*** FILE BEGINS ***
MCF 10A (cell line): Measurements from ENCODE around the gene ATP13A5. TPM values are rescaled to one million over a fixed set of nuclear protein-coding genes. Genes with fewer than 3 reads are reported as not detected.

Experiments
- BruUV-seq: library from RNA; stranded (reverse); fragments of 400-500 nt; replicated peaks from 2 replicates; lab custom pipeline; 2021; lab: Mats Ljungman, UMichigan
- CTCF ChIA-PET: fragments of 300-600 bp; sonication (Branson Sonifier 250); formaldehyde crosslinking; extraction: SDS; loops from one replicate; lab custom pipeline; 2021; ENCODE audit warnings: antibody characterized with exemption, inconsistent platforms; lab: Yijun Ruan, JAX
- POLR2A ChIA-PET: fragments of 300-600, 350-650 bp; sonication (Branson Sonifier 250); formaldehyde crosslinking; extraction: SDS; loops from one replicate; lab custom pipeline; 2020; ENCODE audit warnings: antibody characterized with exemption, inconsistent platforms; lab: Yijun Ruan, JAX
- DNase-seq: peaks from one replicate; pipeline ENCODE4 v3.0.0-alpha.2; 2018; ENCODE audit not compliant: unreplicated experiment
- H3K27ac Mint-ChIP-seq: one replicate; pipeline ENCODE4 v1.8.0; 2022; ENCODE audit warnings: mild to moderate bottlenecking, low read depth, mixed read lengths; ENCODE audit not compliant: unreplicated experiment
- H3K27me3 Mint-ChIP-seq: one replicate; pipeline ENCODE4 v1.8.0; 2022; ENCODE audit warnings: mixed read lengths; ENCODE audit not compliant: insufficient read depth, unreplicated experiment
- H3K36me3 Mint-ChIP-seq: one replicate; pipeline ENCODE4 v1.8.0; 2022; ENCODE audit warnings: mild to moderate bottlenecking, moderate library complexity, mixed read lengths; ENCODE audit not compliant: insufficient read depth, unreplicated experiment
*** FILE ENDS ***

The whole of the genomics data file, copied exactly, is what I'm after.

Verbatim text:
MCF 10A (cell line): Measurements from ENCODE around the gene ATP13A5. TPM values are rescaled to one million over a fixed set of nuclear protein-coding genes. Genes with fewer than 3 reads are reported as not detected.

Experiments
- BruUV-seq: library from RNA; stranded (reverse); fragments of 400-500 nt; replicated peaks from 2 replicates; lab custom pipeline; 2021; lab: Mats Ljungman, UMichigan
- CTCF ChIA-PET: fragments of 300-600 bp; sonication (Branson Sonifier 250); formaldehyde crosslinking; extraction: SDS; loops from one replicate; lab custom pipeline; 2021; ENCODE audit warnings: antibody characterized with exemption, inconsistent platforms; lab: Yijun Ruan, JAX
- POLR2A ChIA-PET: fragments of 300-600, 350-650 bp; sonication (Branson Sonifier 250); formaldehyde crosslinking; extraction: SDS; loops from one replicate; lab custom pipeline; 2020; ENCODE audit warnings: antibody characterized with exemption, inconsistent platforms; lab: Yijun Ruan, JAX
- DNase-seq: peaks from one replicate; pipeline ENCODE4 v3.0.0-alpha.2; 2018; ENCODE audit not compliant: unreplicated experiment
- H3K27ac Mint-ChIP-seq: one replicate; pipeline ENCODE4 v1.8.0; 2022; ENCODE audit warnings: mild to moderate bottlenecking, low read depth, mixed read lengths; ENCODE audit not compliant: unreplicated experiment
- H3K27me3 Mint-ChIP-seq: one replicate; pipeline ENCODE4 v1.8.0; 2022; ENCODE audit warnings: mixed read lengths; ENCODE audit not compliant: insufficient read depth, unreplicated experiment
- H3K36me3 Mint-ChIP-seq: one replicate; pipeline ENCODE4 v1.8.0; 2022; ENCODE audit warnings: mild to moderate bottlenecking, moderate library complexity, mixed read lengths; ENCODE audit not compliant: insufficient read depth, unreplicated experiment